Opinions

Concerning the coalition

Short-term gain for a long-term loss as the Liberals and NDP try to capitalize on Conservative blunder

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It tends to take a lot to get Canadians really riled up over politics. The actions of the Liberals and the NDP over the last week, however, have Canadians calling for blood. Some respectable political commentators are even referring to the proposed coalition as a coup d'etat. The Liberals, the socialists and the separatists are perceived to be hijacking our democracy. Of course perception is rarely based in reality.

The proposed coalition, while rare in Canadian politics, is completely constitutional. When the House of Commons loses confidence in the governing party, the government falls. There is nothing new or unique about this. No one cried foul when Stephen Harper, together with the same socialists and separatists, brought down Paul Martin's Liberal government in 2006. Upon the dissolution of the House, the Governor General is given the choice of calling a new election or asking one of the other parties to form a government if they are deemed capable of doing so. Because we have been to the polls so recently, the assumption is that Michaëlle Jean will favour the second option. Again, there is nothing unconstitutional about this.

This is not a coup or the hijacking of democracy. It is a direct response to the Conservative's contempt for their opposition-- an opposition which outnumbers them. Stephen Harper's government forced an election last fall when the other parties felt it was unnecessary. He gambled that he could win a majority. When he failed to do so, he claimed he would respect the mandate he was given-- that of a minority government. And yet, since the most recent session has opened, the Conservatives have continued to act as though they hold a majority.

The economic update the Conservatives recently introduced was full of partisan measures. They planned on removing the public financing parties receive ($1.95 is given to each party per vote they receive in a federal election), arguing that since they received the most votes, they had the most to lose. What they didn't mention is that other parties rely on this money to a much larger degree than the Conservatives. Public financing was put in place to ensure a proportional amount of money was distributed to the parties so there would be no need to rely on potentially dodgy connections to the business world. The Conservatives claim that the $30 million dollars this would trim from the multibillion dollar budget would help save the economy is rubbish. It is nothing more than tactless partisan politics.

A further example of the Conservative's contempt for the opposition can be seen with their taping of a private NDP caucus meeting and releasing it to the media. Again, they claim to have done nothing wrong since they were mistakenly sent an invitation to the conference call. One does not need a class in ethics to realize that if you have been mistakenly invited to a private meeting, you should announce your presence and you should certainly not record and release the details to the media.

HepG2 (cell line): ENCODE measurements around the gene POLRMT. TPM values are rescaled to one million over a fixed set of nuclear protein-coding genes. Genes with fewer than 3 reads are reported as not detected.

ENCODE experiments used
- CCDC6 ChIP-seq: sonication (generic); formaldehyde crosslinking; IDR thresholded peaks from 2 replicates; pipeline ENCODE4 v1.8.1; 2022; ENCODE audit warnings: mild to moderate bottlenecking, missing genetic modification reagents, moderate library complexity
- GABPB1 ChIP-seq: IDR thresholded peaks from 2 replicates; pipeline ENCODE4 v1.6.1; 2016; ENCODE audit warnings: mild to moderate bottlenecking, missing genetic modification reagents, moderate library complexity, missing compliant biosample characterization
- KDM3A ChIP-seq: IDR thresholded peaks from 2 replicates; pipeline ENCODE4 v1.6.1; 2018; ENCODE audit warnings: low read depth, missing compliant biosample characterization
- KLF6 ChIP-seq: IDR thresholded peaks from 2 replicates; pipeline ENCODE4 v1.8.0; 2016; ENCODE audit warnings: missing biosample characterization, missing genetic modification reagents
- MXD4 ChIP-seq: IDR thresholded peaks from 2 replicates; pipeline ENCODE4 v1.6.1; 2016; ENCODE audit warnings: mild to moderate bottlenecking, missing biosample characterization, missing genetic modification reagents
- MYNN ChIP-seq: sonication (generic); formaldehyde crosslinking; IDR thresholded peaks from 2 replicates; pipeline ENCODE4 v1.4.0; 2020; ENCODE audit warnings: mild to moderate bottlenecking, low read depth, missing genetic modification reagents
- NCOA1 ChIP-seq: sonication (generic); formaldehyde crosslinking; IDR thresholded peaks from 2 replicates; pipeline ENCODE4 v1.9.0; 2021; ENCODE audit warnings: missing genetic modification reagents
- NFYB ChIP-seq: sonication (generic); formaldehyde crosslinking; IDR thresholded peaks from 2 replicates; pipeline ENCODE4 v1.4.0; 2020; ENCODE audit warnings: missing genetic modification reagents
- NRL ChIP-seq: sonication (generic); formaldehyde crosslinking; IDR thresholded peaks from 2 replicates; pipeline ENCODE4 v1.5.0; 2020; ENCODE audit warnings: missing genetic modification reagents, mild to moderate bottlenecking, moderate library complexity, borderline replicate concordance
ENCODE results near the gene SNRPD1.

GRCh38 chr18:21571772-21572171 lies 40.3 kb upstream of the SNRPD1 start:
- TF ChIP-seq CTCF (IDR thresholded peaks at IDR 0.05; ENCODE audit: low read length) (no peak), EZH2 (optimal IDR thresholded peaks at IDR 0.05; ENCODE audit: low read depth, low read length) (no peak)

The Conservatives for too long have attempted to push their agenda through Parliament without regard for the majority opposition. Only the Liberals' fear of an election allowed Harper's first term to last as long as it did. And as it turned out, that fear was justified. The dismal showing of the Liberals led to the Conservatives' increased minority and Harper assumed he could continue with the same tactics. It appears he was wrong. The Conservatives have no one to blame but themselves for losing the confidence of the Commons.

That being the case, the proposed Liberal/NDP coalition has the perception of illegitimacy for the reasons explained above. The timing of the Liberal/NDP motion so soon after an election suggests to Canadians that the vote they cast in October was meaningless. It will not go over well if Stephane Dion, after leading his party to one of its worst defeats in history, becomes the Prime Minister.

Perception matters in politics. That Pierre Trudeau's National Energy Program is still embedded in the psyche of the West almost 30 years later is proof of this. The concept of the Liberal/NDP coalition is undoubtedly constitutional, but it is politically dangerous. Alienation in the West will rise to levels not seen in decades and the repercussions will be long lasting. Dion and Jack Layton are salivating at the chance for power in the present; it will be in the future-- when they face the wrath of the voters again-- that the true consequences of their decision will be felt.

It is unfair and uncritical rhetoric which condemns the Liberal and New Democrat coalition as an unconstitutional seizure of power. If the process is undemocratic, it is our system which deserves this criticism. The Liberals and New Democrats deserve to be criticized for their divisive and short-sighted lust for power. Ultimately though, Harper and the Conservative deserve whatever fate befalls them. If they are defeated it is because of the way they have attempted to govern.

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Comments

Nice synopsis, I believe the current situation really emphasizes the flaws of our political system. Harper's grandstanding since the apparition of the coalition has only fueled the fires of regional discontent. He does this because he knows that by swinging the vote a few more points he may be able to form an artificial majority. Where he has a majority of seats without a majority of votes, just like all the liberal majorities. A proportional voting system would force parties to cooperate since it would put majorities of of range. I believe this would go a long way to returning civility to the house.